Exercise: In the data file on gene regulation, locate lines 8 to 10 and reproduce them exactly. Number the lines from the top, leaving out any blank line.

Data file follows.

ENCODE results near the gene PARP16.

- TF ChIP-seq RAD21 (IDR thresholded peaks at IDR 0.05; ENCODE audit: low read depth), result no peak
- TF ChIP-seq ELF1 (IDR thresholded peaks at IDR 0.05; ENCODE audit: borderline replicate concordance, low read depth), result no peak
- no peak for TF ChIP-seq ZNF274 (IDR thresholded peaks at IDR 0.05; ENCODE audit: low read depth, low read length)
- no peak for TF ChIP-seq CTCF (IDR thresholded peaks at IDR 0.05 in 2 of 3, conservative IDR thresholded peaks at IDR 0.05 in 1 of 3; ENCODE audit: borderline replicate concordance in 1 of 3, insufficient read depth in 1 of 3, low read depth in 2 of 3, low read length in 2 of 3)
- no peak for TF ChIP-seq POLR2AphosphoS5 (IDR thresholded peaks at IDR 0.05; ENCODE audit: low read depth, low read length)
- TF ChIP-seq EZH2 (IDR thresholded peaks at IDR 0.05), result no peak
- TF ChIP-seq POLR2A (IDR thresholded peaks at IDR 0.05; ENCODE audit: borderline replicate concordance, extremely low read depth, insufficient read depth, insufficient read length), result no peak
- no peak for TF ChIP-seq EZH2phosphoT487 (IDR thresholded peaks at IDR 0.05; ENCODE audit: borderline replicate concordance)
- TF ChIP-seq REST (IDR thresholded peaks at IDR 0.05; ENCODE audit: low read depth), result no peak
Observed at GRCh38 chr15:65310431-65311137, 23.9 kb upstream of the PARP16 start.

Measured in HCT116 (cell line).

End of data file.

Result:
- TF ChIP-seq POLR2A (IDR thresholded peaks at IDR 0.05; ENCODE audit: borderline replicate concordance, extremely low read depth, insufficient read depth, insufficient read length), result no peak
- no peak for TF ChIP-seq EZH2phosphoT487 (IDR thresholded peaks at IDR 0.05; ENCODE audit: borderline replicate concordance)
- TF ChIP-seq REST (IDR thresholded peaks at IDR 0.05; ENCODE audit: low read depth), result no peak